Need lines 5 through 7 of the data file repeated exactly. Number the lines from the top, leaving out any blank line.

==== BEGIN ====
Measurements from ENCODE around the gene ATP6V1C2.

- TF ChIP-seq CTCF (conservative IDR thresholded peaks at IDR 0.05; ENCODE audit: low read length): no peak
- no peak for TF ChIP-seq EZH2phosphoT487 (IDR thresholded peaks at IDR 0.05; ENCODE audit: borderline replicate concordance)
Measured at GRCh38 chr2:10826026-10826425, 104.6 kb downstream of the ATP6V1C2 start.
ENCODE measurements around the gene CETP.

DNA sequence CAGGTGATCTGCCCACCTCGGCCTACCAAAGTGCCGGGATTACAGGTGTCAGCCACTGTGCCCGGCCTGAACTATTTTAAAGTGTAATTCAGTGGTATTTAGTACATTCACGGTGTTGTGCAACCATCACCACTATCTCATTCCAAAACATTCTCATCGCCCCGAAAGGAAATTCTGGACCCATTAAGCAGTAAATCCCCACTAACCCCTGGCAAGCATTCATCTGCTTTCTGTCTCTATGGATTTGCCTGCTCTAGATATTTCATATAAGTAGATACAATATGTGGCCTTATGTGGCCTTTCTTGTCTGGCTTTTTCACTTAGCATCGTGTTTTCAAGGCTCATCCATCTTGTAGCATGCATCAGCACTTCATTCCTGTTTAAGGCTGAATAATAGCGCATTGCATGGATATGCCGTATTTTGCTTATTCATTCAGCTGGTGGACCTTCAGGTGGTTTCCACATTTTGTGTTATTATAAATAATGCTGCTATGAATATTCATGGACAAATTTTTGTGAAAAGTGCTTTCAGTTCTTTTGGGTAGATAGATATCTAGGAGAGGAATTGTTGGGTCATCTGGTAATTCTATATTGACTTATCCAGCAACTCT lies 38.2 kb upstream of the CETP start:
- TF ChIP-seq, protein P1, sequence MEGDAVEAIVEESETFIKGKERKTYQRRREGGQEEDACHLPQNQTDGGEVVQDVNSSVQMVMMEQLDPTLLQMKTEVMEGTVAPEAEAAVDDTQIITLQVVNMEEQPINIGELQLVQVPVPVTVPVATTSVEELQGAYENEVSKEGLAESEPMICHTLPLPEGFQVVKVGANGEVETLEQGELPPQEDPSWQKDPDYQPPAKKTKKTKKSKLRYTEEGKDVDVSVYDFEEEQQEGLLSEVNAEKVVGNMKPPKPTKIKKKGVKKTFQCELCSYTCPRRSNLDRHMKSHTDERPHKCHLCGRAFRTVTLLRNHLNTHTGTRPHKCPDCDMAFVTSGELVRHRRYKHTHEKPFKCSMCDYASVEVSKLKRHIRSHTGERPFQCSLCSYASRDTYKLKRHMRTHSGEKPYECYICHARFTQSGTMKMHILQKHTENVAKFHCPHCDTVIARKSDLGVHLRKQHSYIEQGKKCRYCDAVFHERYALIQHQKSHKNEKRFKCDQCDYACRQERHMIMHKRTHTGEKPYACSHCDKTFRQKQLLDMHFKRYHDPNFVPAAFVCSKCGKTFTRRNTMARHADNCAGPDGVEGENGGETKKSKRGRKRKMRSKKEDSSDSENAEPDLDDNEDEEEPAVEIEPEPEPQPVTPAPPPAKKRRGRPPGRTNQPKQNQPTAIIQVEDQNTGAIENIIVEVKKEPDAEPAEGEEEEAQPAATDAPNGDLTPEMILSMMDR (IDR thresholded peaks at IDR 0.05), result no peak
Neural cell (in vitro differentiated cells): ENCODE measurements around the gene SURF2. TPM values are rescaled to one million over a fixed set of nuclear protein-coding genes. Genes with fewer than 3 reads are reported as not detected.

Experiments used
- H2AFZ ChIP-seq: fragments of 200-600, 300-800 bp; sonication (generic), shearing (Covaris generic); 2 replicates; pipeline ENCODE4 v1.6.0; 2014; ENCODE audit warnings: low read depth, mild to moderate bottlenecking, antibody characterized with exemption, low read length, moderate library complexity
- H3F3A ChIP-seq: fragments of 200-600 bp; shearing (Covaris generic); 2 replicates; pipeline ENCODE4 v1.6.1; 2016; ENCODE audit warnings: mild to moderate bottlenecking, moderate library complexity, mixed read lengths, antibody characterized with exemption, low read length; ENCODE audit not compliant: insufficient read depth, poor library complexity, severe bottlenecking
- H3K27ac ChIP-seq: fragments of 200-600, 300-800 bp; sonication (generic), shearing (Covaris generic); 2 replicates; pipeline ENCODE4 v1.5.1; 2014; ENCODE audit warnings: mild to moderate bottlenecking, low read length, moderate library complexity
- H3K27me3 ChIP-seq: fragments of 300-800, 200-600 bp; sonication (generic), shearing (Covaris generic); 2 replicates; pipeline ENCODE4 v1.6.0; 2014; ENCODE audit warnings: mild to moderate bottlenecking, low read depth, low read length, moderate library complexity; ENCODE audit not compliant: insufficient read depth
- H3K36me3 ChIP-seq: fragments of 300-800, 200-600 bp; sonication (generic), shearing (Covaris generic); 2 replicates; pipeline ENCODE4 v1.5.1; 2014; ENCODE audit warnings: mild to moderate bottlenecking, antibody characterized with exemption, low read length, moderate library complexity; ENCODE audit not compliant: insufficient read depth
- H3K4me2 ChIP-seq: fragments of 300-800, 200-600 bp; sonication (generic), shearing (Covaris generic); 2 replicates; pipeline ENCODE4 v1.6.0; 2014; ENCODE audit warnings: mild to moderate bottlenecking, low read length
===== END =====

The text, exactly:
ENCODE measurements around the gene CETP.

DNA sequence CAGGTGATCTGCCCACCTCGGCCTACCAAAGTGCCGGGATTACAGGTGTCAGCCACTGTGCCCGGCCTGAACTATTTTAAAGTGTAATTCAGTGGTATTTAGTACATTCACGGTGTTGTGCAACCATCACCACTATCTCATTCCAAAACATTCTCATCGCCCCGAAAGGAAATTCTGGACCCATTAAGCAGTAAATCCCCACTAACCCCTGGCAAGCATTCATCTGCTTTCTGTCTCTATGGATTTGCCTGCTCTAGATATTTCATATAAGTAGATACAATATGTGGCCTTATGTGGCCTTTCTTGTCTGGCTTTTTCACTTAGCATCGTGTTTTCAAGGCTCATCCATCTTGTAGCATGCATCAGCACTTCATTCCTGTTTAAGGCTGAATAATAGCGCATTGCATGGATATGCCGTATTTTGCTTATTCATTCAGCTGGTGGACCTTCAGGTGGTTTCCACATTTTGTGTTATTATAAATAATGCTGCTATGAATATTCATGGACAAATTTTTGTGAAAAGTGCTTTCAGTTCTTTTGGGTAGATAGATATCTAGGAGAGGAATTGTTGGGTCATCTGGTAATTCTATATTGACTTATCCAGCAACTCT lies 38.2 kb upstream of the CETP start:
- TF ChIP-seq, protein P1, sequence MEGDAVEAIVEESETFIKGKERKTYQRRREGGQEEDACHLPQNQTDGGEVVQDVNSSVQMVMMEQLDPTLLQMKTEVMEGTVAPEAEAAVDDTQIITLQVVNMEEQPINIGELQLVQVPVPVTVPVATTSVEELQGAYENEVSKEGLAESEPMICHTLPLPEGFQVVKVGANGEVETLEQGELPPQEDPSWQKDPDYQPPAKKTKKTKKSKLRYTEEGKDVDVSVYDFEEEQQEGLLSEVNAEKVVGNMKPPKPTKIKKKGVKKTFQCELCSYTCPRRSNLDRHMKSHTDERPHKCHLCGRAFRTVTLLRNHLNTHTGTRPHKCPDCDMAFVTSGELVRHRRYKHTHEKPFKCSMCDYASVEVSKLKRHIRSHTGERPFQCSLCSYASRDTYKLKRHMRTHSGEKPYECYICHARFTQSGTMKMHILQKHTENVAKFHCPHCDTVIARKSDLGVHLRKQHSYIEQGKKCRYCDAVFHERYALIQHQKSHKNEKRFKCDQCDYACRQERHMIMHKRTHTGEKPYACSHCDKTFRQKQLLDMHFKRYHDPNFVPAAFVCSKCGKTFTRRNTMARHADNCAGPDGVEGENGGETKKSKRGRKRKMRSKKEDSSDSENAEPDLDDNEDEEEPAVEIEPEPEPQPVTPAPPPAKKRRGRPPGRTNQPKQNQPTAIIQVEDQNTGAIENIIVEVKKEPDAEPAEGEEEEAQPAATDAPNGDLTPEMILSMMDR (IDR thresholded peaks at IDR 0.05), result no peak